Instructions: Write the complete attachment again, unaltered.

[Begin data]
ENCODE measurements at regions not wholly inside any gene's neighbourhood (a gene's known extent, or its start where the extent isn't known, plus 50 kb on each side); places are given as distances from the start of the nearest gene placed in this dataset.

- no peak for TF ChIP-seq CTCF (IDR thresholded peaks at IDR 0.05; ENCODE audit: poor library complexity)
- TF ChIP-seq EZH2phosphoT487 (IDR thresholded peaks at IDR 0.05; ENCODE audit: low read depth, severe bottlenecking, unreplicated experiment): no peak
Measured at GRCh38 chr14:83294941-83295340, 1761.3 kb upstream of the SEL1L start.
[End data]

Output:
ENCODE measurements at regions not wholly inside any gene's neighbourhood (a gene's known extent, or its start where the extent isn't known, plus 50 kb on each side); places are given as distances from the start of the nearest gene placed in this dataset.

- no peak for TF ChIP-seq CTCF (IDR thresholded peaks at IDR 0.05; ENCODE audit: poor library complexity)
- TF ChIP-seq EZH2phosphoT487 (IDR thresholded peaks at IDR 0.05; ENCODE audit: low read depth, severe bottlenecking, unreplicated experiment): no peak
Measured at GRCh38 chr14:83294941-83295340, 1761.3 kb upstream of the SEL1L start.